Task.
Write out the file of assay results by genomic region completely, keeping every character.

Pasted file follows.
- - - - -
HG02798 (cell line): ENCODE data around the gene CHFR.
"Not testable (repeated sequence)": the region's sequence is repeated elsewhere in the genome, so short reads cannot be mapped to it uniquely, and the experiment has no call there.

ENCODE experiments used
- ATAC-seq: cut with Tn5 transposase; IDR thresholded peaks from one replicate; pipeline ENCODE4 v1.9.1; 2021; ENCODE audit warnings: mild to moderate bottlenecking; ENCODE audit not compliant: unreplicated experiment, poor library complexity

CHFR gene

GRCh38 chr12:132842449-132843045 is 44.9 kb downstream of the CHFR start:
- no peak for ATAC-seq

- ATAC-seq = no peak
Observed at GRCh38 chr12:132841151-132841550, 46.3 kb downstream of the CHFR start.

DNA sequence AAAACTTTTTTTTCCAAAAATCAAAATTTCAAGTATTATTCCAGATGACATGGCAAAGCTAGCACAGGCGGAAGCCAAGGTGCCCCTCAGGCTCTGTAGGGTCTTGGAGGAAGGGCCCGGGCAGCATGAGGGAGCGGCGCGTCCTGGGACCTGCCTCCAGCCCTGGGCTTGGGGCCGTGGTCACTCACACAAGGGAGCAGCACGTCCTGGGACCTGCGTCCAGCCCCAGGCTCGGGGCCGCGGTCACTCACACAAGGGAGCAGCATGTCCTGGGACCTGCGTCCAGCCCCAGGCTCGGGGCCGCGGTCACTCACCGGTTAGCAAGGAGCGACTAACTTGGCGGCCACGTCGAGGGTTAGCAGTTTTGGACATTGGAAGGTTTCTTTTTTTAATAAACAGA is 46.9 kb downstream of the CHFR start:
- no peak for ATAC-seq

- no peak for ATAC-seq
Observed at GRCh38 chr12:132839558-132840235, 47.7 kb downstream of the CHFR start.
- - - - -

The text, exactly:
HG02798 (cell line): ENCODE data around the gene CHFR.
"Not testable (repeated sequence)": the region's sequence is repeated elsewhere in the genome, so short reads cannot be mapped to it uniquely, and the experiment has no call there.

ENCODE experiments used
- ATAC-seq: cut with Tn5 transposase; IDR thresholded peaks from one replicate; pipeline ENCODE4 v1.9.1; 2021; ENCODE audit warnings: mild to moderate bottlenecking; ENCODE audit not compliant: unreplicated experiment, poor library complexity

CHFR gene

GRCh38 chr12:132842449-132843045 is 44.9 kb downstream of the CHFR start:
- no peak for ATAC-seq

- ATAC-seq = no peak
Observed at GRCh38 chr12:132841151-132841550, 46.3 kb downstream of the CHFR start.

DNA sequence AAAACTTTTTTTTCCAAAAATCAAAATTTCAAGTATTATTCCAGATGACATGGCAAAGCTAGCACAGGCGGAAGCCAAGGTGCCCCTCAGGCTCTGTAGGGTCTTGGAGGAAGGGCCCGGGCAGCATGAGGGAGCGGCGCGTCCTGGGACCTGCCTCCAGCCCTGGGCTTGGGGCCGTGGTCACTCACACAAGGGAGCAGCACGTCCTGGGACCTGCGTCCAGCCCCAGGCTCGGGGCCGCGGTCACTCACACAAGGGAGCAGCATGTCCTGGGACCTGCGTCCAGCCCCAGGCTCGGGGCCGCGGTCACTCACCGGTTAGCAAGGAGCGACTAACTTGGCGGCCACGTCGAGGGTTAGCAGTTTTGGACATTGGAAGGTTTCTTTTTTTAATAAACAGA is 46.9 kb downstream of the CHFR start:
- no peak for ATAC-seq

- no peak for ATAC-seq
Observed at GRCh38 chr12:132839558-132840235, 47.7 kb downstream of the CHFR start.